Jordanian preacher held over YouTube video

Jordanian police officers stand guard in Amman, in this file photo. (Reuters)
Updated 14 June 2016

Jordanian preacher held over YouTube video

AMMAN: A preacher who posted an online video criticizing Jordan’s participation in the coalition battling the Daesh group in Iraq and Syria was arrested on Tuesday, a judicial source said.
The source, speaking on condition of anonymity, said the state security court placed Amjad Qursha in preventative detention for 15 days after the video was posted on YouTube.
In it, Qursha “criticized Jordan’s participation in the international coalition against the terrorist Daesh organization in Iraq and Syria,” the source said.
The 49-year-old preacher is accused of “having committed unauthorized acts... that could affect the kingdom’s relations with a friendly country,” a reference to the United States which heads the anti-Daesh coalition.
In the video, Qursha says Washington “compelled” Amman to join the coalition. “Unfortunately, our feeble and fragile government has led us into a war that has nothing to do with us,” he says. The married father of five lectures at the University of Jordan’s Shariah faculty.
He is known as a moderate who appears frequently in discussions on official radio and television channels.
In mid-May Eyad Qunaibi, another preacher who was imprisoned for nearly a year for inciting hatred against the regime on social media, was freed following criticism from rights campaigners.
The 40-year-old Kuwaiti-born Jordanian criticized Jordan’s relations with Israel and the “Westernization” of Jordanian society.
Last year the Muslim Brotherhood’s second-in-command in Jordan Zaki Bani Rsheid was sentenced to 18 months in prison.


Companies must deploy AI to transform industries: Mubadala deputy CEO

Updated 15 min 58 sec ago

Companies must deploy AI to transform industries: Mubadala deputy CEO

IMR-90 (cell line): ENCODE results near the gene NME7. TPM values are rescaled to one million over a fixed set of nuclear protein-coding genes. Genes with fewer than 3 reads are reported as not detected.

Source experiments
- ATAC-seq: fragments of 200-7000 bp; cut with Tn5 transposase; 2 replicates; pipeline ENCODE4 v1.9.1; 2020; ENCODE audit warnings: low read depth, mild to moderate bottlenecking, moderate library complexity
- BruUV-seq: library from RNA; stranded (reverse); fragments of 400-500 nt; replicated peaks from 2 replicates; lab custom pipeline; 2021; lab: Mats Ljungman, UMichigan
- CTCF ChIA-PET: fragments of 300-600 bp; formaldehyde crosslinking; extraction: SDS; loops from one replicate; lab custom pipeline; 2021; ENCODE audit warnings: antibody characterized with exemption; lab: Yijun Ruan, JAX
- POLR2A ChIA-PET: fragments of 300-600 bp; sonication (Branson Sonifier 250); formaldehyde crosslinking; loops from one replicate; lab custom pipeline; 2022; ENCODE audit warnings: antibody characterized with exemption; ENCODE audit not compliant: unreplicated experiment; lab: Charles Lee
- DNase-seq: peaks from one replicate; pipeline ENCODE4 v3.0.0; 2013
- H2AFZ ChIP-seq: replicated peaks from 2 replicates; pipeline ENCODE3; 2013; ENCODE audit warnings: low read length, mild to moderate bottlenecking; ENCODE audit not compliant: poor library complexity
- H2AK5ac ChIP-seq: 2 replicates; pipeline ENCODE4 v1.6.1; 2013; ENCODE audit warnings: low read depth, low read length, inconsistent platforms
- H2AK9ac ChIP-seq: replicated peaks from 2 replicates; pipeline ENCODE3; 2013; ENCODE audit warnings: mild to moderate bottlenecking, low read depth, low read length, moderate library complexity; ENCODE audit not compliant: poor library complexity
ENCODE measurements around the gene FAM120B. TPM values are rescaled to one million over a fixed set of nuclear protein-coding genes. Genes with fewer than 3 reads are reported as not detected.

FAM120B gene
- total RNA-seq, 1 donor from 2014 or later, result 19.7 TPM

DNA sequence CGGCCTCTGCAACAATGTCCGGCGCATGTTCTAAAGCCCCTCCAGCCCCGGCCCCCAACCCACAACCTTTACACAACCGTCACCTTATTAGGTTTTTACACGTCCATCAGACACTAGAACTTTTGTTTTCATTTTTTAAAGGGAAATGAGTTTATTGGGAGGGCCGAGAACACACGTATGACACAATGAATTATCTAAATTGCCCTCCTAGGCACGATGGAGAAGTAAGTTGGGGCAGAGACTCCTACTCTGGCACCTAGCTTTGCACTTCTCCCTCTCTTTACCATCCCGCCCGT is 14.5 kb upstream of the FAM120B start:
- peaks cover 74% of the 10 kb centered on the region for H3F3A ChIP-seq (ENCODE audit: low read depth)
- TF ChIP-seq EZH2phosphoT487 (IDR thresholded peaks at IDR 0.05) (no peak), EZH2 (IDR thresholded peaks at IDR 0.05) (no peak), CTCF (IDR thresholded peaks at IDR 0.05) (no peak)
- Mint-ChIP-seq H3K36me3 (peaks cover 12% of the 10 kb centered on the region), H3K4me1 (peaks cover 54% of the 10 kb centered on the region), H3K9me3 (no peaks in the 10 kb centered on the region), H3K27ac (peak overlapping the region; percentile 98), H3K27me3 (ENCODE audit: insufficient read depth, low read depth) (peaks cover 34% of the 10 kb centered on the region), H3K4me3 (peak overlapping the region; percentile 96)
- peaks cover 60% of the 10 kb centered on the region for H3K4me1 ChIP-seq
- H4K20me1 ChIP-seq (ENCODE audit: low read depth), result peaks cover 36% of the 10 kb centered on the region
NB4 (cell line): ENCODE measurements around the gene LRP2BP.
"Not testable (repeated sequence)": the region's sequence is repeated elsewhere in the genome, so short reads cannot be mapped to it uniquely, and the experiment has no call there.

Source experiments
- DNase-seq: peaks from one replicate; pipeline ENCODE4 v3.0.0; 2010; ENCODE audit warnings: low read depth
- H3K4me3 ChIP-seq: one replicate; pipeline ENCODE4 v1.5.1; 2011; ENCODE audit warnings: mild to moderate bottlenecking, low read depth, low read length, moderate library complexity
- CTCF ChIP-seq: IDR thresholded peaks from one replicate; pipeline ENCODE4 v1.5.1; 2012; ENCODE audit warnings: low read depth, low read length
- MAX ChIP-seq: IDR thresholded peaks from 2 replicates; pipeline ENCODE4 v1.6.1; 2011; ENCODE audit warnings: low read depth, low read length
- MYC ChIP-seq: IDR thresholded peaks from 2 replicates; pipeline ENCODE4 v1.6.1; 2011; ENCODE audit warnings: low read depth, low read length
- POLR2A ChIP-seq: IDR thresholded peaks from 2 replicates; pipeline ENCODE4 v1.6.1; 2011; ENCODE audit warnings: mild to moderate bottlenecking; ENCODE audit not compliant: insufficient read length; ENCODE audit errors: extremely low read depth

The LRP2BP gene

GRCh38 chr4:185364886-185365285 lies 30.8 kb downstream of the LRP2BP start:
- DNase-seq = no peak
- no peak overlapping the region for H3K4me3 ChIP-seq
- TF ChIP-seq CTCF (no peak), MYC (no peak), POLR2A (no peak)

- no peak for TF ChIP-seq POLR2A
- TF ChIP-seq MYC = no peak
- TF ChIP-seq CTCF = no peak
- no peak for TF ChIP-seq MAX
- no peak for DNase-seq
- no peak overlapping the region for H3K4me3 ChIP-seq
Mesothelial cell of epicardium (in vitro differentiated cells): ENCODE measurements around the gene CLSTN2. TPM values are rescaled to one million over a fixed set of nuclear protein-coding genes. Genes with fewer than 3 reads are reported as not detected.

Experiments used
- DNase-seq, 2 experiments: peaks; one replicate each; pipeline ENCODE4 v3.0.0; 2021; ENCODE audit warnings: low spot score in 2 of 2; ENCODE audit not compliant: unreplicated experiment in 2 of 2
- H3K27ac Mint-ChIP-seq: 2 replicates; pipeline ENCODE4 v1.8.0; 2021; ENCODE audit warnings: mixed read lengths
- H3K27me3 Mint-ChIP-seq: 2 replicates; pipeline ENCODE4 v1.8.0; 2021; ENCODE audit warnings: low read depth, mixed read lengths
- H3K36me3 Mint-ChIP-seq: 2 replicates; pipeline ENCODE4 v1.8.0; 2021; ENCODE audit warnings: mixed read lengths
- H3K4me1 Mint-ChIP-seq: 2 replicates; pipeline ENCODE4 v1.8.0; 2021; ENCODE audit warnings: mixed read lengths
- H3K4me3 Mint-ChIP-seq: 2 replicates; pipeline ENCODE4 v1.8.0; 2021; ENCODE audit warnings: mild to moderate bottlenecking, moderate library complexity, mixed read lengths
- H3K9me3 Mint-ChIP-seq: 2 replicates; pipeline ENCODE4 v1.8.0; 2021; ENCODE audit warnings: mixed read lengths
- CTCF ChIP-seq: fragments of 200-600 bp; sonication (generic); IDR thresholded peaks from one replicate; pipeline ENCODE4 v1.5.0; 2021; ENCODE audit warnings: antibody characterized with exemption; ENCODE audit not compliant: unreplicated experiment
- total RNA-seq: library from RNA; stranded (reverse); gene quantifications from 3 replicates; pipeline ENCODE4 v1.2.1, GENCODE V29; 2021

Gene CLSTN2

• ‘One of the mega trends you see around the world is that preferences matter’
  • ‘We have to change the way we view technology’

DUBAI: The next wave of value creation in the business world will not come from companies that develop artificial intelligence (AI), but from those that can innovatively deploy technology to transform industries, Waleed Al-Muhairi, deputy CEO of Mubadala Investment Co., said on Tuesday at the first Middle East SALT conference.

The two-day event is taking place in Abu Dhabi, and is run by former White House communications director Anthony Scaramucci.

It is hosting more than 1,000 leaders from the worlds of investment, finance and policymaking at the city’s financial hub, the Abu Dhabi Global Market.

Discussing Mubadala’s partnerships with China, the UAE’s largest trading partner, Al-Muhairi referred to billion-dollar investments in China’s private and public sectors.

“We have a wonderful partnership with China. We’ve established a $10 billion fund there with the China Development Bank, and have deployed almost $2 billion in 15 to 16 different sectors, with technology being the main theme,” he said.

Mubadala currently has $240 billion of assets under management, with close to $100 billion invested in the US (60 percent of the state-owned holding company’s portfolio).

The remaining 40 percent is divided “almost” equally between investments in the UAE, Europe and Asia, “with a heavy concentration in China,” said Al-Muhairi.

“But our objective is to participate in the growth and success of a large, growing and dynamic economy like China’s,” he said, adding that it is only a matter of time before the country becomes the “largest economy on Earth.”

On technology, Al-Muhairi cited Asia-focused private equity firm Hill House, which transformed a mid-level athletic footwear company in China to the No. 1 brand in the country through the deployment of AI.

The company applied the expertise of 50 scientists and engineers to revolutionize the manufacturing process of footwear, while subsequently improving the brand’s retail experience.

By placing censors on the shelves to detect customers’ interest in buying specific footwear, they were able to shorten the cycle of understanding customer feedback and preference, said Al-Muhairi.

“One of the mega trends you see around the world is that preferences matter. And those business that are able to curate a customized experience for customers are going to be the ones who succeed, especially in the retail industry,” he added.

While people often refer to technology as a “sector,” Al-Muhairi believes it is similar to the concept of “electricity” in that it empowers projects and is infused in everything we do today.

“We have to change the way we view technology,” he said, adding that while it is the “life-blood of any successful company” and the “single most important enabler,” it is not an objective in itself. 

“We don’t invest in technology for the sake of technology. We invest in it because it will transform something or it will create value and a return,” he said.